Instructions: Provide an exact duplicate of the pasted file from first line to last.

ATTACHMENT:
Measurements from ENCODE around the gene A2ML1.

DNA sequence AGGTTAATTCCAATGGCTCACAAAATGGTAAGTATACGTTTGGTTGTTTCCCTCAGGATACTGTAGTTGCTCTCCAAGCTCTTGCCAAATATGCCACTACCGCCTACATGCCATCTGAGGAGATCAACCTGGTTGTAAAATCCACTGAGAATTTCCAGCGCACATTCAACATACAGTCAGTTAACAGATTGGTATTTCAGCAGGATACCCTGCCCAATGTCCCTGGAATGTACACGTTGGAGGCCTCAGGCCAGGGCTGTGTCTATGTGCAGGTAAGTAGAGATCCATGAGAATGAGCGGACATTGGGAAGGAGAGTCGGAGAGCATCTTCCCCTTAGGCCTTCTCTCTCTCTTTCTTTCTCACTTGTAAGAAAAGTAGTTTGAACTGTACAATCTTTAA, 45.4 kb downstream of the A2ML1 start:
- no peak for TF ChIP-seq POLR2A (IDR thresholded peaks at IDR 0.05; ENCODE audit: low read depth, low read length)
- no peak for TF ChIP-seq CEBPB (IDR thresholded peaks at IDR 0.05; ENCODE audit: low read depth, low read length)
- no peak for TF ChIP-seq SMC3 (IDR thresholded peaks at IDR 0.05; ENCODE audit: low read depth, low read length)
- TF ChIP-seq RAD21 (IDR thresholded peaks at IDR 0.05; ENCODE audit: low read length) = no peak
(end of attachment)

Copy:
Measurements from ENCODE around the gene A2ML1.

DNA sequence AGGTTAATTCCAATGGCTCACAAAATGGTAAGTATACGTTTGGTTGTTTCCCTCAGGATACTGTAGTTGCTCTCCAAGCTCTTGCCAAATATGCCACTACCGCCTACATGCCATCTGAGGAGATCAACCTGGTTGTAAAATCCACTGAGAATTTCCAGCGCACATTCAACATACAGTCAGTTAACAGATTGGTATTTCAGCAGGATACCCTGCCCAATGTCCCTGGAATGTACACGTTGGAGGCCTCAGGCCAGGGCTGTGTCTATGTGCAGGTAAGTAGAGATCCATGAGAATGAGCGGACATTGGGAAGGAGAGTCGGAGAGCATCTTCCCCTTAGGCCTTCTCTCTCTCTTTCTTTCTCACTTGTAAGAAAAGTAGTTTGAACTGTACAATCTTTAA, 45.4 kb downstream of the A2ML1 start:
- no peak for TF ChIP-seq POLR2A (IDR thresholded peaks at IDR 0.05; ENCODE audit: low read depth, low read length)
- no peak for TF ChIP-seq CEBPB (IDR thresholded peaks at IDR 0.05; ENCODE audit: low read depth, low read length)
- no peak for TF ChIP-seq SMC3 (IDR thresholded peaks at IDR 0.05; ENCODE audit: low read depth, low read length)
- TF ChIP-seq RAD21 (IDR thresholded peaks at IDR 0.05; ENCODE audit: low read length) = no peak